‘Rishi come back’ Markets cry out for former Chancellor to return

Rishi Sunak’s supporters ‘massacred’ says commentator

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The financial markets would “love it” if Rishi Sunak returned to his role as Chancellor, Express.co.uk has been told, as Kwasi Kwarteng’s new budget sees the pound plummeting stemmed only by an emergency intervention from the Bank of England. Mr Sunak had correctly predicted much of the financial backlash to Liz Truss’ economic strategy during the conservative leadership contest, including describing her plans as a “fairy tale”.

Mr Kwarteng’s mini-budget last week saw backlash of unprecedented severity, with the pound touching an all-time low against the dollar, gilt yields surging as investors sold in their droves, and banks scrambling to pull mortgage products – culminating in a brutal take-down of the Chancellor’s plans by the International Monetary Fund and an emergency intervention by the Bank of England.

Speaking to Express.co.uk, currency expert Patrick Reid said one thing that could help ease the emerging financial crisis would be a cruel “twist” – for Mr Sunak, Ms Truss’ former leadership competitor, to return to his role as Chancellor.

Mr Reid said: “There are calls for Rishi to come back, because he predicted this. That’s the twist, right? He actually did. If Liz Truss went now, that would just make things worse. That would be a complete loss of confidence. But if Rishi came in, the markets would love it. They would love his stability.”

On August 21 Mr Sunak’s campaign team put out a statement warning that Truss’s economic policy could cause an “inflationary spiral”.

Mr Sunak’s spokesperson said: “The reality is that Truss cannot deliver a support package as well as come good on £50bn worth of unfunded, permanent tax cuts in one go.

“To do so would mean increasing borrowing to historic and dangerous levels, putting the public finances in serious jeopardy and plunging the economy into an inflation spiral. It’s no wonder they want to avoid independent scrutiny of the Office for Budget Responsibility (OBR) in their emergency budget – they know you can’t do both and it’s time they came clean about that now.”

The Treasury refused to allow the OBR to publish a forecast of the UK’s economic outlook alongside last Friday’s mini-budget, despite the Treasury Select Committee insisting it would be “vital”.

A spokesperson for the Treasury said: “Given the exceptional circumstances our country faces, we have moved at immense speed to provide significant energy bill support for households and businesses, and are acting swiftly to set out further plans to kickstart economic growth later this week. We remain committed to maintaining the usual two forecasts in this fiscal year, as is required.”

During leadership debates, Mr Sunak had criticised Ms Truss’ plans as “promising the earth to everybody”, adding that her plan “risks making everything worse”.

In an apparent snub to Ms Truss, Mr Sunak is understood to be dodging the upcoming Conservative party conference, alongside high-profile Tories David Davis, former Brexit secretary, former health secretary, home secretary and chancellor Sajid Javid, and Mel Stride, the former leader of the Commons who now chairs the Treasury select committee.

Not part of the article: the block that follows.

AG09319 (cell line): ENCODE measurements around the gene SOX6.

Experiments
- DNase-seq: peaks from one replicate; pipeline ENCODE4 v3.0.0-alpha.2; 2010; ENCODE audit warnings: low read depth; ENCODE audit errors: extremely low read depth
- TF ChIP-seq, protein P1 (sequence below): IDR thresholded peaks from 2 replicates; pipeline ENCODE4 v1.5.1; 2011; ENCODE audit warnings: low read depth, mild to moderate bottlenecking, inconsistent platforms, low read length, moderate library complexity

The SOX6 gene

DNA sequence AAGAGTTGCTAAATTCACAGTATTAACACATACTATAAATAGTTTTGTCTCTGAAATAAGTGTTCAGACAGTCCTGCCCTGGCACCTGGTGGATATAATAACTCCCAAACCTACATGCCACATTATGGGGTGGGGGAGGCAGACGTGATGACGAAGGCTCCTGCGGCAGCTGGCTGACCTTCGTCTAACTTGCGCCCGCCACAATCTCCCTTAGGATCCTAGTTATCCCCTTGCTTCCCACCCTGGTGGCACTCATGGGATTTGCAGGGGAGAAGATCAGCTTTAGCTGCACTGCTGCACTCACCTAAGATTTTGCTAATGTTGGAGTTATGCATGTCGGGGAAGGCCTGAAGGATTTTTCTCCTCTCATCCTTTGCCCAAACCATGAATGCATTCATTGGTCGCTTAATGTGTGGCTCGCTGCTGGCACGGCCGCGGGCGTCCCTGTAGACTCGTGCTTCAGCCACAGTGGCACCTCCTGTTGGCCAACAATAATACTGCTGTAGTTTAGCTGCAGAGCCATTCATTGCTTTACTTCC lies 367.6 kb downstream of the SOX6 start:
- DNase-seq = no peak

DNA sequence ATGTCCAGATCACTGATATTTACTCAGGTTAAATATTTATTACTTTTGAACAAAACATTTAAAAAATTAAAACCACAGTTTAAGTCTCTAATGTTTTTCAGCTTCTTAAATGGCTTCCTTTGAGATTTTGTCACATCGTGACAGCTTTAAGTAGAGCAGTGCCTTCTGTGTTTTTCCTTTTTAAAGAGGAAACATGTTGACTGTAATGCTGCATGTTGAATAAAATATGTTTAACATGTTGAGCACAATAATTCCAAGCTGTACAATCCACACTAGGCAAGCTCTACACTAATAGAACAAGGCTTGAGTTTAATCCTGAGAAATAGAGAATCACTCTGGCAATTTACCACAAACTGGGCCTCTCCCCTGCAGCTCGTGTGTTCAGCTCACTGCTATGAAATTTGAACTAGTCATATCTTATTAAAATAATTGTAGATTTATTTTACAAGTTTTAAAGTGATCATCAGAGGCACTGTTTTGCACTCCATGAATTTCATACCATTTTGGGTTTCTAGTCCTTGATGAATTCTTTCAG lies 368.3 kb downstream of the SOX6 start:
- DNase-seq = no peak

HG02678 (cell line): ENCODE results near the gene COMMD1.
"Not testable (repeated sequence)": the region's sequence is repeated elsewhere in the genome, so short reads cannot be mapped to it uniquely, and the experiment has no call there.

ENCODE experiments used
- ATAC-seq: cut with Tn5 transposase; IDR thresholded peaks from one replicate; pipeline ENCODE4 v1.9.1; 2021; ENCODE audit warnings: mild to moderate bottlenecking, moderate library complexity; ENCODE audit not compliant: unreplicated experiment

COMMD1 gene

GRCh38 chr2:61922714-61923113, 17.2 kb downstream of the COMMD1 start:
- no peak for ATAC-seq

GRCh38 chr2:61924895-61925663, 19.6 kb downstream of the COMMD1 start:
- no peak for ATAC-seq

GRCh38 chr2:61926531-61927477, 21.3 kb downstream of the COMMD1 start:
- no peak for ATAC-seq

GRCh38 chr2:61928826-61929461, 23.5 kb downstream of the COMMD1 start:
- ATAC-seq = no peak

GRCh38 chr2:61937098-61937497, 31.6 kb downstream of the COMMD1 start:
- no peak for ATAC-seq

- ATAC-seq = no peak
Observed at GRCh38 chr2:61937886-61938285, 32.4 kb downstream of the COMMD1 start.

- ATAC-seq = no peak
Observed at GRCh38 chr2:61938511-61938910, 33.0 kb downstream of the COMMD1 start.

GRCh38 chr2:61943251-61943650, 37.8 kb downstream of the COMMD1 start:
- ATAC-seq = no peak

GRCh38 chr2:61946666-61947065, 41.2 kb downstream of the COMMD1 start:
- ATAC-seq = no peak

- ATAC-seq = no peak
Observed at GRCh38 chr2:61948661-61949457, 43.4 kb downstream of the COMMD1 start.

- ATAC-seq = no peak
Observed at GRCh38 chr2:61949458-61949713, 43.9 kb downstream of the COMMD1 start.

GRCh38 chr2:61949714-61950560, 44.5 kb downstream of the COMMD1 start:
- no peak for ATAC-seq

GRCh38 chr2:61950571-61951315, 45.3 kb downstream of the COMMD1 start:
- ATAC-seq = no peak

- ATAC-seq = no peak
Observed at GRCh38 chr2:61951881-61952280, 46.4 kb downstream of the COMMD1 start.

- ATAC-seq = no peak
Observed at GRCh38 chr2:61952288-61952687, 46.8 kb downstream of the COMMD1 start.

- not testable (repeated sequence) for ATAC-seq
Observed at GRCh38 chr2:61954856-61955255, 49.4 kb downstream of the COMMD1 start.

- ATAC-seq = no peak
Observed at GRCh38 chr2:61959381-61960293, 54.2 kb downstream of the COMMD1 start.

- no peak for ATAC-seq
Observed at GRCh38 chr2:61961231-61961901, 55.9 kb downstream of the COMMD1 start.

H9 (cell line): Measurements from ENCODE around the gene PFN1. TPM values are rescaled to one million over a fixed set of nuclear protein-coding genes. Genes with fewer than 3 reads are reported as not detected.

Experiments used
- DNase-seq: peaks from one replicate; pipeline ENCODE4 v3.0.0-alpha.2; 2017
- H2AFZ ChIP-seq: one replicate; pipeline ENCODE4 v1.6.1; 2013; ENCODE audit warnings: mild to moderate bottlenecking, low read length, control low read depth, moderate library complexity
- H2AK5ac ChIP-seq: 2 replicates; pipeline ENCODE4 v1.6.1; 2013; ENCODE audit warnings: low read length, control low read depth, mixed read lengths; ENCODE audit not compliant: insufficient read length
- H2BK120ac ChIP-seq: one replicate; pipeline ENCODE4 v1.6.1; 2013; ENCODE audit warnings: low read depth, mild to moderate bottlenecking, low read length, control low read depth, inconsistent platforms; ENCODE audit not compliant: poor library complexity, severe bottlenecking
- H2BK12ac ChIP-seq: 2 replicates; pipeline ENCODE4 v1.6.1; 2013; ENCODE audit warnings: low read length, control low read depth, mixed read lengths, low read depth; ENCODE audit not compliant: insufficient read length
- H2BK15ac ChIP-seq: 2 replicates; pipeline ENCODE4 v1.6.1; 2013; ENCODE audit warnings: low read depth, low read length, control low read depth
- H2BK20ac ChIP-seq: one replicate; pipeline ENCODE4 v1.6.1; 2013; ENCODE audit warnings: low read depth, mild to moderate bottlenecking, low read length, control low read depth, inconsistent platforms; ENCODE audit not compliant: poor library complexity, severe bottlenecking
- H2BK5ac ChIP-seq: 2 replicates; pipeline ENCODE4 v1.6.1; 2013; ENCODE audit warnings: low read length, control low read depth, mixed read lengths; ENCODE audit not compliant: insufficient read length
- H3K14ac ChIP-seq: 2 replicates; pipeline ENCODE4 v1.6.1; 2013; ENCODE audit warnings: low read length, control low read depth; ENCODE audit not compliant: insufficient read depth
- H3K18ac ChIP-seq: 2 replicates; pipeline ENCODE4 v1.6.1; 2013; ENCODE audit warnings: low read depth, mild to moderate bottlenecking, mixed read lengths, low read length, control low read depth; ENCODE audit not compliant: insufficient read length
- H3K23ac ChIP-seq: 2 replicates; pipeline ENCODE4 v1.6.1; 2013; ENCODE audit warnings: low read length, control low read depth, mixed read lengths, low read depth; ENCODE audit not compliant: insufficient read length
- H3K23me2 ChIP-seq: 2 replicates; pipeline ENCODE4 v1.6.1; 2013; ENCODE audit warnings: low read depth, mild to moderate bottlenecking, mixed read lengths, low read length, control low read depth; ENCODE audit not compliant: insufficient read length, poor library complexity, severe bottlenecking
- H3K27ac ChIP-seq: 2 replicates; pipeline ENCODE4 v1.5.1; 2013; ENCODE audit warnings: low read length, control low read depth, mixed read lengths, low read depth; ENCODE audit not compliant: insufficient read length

A Conservative MP has rejected the calls for Mr Sunak to return, telling Express.co.uk: “He didn’t win the contest, Liz Truss won the contest. Ultimately, the measures that the Prime Minister and the Chancellor set out last Friday need time to bed in and see if they work – and I suspect they probably will.

“[Rishi returning] might be what the markets want, but we’ve also got to think about what the country needs in the medium to long term.”

The MP restated their support for last week’s mini-budget, adding: “There are aspects of it that, with the benefit of hindsight, could have been handled a bit differently, but I do think the fundamentals are the fundamentals, and they are, in my view, the right thing to do – ie, cutting taxes, encouraging growth.”

The Bank of England said on Monday that it would “not hesitate” to hike already high-interest rates, after the pound hit record lows.

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As Mr Kwarteng’s announced the biggest tax cuts in the UK for 50 years last week, he remarked: “Markets will react as they will”.

The Chancellor said on Tuesday that the government is “confident in our long-term strategy to drive economic growth through tax cuts” and “supply-side reform ” that is, through cutting taxes, deregulation and free trade.

He said: “Cabinet ministers will set out more supply side measures over coming weeks to make meaningful change. Right across the government, departments have to be focused on this. As I said on Friday, every department will be a growth department.”

He said the medium-term fiscal plan in November will come alongside an OBR forecast, adding: “That will be a credible plan to get the debt to GDP falling. I’m confident… our approach will work.”

William Hill places Kwasi Kwarteng odds at 4/1 to leave by next Friday, with the betting agency’s spokesperson commenting: “Much, if not all of the UK’s political heat is on Kwasi Kwarteng at the moment, and the calls for him to step down as Chancellor are only getting louder.”

Offering a solution other than the reinstatement of Mr Sunak, Mr Reid said: “There is a better is a silver bullet to cure all of this, which is not a very nice one, and that is to reverse Friday and say: ‘we made a mistake.’”

Express.co.uk has contacted Mr Sunak and the Treasury for comment.

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